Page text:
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In an era where female suicide terrorism is on the rise in conflict regions such as the Middle East, the North Caucasus, and South Asia, why has Afghanistan been largely immune to this trend? Why do some violent groups use female suicide terrorism and others avoid it? This is a critical question for policy makers and analysts attempting to understand a dangerous terrorist phenomenon and how it may evolve in Afghanistan. During the anti-Soviet jihad, narratives were woven of men and women marching through the mountains of Nuristan to “offer their blood for the Islamic revolution like red tulips at springtime.” But today, women are wholly absent from the Taliban and their jihad in Afghanistan. This article analyzes, in particular, the absence of women in Taliban martyrdom operations. There are three primary findings from this study that explain the low propensity for female suicide bombers in Afghanistan. First, a permissive social and geographic environment in Afghanistan gives insurgents freedom of mobility and a resistance capacity characterized by a reduced necessity for female suicide bombers; second, the capacity of a fiercely conservative culture restricts female participation in both Afghan society and within insurgent organizations; and third, the pronounced absence of a female culture of martyrdom limits women from participation in insurgent actions and narratives.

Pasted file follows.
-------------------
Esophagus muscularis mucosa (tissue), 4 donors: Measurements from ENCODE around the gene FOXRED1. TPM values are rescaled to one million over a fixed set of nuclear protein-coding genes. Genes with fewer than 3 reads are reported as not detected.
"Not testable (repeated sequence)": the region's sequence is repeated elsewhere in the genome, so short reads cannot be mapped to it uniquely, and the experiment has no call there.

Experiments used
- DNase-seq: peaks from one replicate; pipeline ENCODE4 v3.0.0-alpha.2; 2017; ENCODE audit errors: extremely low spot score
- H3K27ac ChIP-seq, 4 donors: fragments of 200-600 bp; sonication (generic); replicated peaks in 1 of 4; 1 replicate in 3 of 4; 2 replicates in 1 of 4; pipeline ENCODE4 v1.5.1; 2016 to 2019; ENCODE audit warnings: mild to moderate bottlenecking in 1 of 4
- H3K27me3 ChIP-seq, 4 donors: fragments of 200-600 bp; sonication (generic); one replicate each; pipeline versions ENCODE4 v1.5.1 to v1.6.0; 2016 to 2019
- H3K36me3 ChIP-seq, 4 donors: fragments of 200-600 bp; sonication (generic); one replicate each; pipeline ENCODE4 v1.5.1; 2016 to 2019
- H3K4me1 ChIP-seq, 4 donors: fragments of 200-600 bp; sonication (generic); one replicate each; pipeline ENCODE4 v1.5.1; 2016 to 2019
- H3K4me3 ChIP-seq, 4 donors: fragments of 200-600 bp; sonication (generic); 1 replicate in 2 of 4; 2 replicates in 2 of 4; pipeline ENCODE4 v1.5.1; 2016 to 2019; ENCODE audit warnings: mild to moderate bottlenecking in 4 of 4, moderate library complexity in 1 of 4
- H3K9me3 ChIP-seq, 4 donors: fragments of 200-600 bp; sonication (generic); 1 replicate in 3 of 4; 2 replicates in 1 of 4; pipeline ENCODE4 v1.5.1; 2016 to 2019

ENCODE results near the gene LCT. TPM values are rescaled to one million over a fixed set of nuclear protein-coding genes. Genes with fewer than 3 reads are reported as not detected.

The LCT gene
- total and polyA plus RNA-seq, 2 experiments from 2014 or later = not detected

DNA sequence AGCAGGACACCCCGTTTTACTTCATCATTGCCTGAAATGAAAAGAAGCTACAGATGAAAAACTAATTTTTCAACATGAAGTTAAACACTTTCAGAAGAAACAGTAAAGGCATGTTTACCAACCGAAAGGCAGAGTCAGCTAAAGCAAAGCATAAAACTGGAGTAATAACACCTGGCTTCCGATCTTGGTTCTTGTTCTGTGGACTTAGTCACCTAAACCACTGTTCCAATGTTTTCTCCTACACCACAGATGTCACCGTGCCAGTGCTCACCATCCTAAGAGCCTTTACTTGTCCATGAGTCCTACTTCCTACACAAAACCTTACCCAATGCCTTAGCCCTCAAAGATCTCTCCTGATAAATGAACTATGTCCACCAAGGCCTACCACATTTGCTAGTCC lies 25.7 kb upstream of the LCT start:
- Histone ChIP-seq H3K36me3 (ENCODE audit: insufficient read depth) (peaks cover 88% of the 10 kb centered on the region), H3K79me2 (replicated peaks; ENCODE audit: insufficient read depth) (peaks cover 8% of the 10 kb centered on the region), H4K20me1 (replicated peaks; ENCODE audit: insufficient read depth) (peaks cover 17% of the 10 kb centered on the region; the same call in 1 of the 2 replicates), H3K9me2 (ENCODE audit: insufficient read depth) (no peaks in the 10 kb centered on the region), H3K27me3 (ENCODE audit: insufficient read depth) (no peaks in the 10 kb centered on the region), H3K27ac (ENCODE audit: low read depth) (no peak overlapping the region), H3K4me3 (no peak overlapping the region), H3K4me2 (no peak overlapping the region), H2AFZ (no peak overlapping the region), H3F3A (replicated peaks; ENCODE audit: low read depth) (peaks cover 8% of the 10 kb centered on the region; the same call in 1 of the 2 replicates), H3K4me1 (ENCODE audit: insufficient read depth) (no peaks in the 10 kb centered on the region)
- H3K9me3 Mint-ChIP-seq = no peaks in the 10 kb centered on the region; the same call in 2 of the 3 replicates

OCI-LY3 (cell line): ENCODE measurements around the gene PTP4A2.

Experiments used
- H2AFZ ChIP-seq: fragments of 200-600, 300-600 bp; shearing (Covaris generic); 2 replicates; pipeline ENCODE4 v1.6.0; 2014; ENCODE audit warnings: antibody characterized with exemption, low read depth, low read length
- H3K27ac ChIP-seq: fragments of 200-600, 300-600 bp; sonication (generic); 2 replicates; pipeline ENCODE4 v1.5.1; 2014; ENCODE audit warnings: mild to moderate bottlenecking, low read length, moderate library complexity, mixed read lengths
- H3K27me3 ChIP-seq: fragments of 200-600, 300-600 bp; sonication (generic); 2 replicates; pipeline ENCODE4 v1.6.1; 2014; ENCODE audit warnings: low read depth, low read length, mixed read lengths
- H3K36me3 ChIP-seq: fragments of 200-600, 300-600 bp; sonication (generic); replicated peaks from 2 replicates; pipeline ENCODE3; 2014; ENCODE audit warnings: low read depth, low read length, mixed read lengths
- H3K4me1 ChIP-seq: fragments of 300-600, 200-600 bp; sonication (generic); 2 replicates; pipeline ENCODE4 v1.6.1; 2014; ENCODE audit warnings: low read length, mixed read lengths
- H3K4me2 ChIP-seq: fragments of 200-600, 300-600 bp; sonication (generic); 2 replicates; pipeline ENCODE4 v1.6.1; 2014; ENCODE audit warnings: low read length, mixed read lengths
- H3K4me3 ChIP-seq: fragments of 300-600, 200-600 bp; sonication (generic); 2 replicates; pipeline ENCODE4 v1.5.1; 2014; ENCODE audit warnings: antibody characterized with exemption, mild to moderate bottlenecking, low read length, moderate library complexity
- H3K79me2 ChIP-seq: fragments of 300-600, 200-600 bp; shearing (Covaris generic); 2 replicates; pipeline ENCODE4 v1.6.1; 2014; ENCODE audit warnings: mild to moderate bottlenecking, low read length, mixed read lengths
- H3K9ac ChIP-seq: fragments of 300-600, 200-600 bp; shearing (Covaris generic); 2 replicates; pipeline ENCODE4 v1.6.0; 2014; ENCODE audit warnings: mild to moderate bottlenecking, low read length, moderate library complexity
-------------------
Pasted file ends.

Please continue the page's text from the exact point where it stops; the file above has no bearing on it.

“Like Red Tulips at Springtime: Understanding the Absence of Female Suicide Terrorism in Afghanistan,” Studies in Conflict & Terrorism, 33:12, 2010. DOI: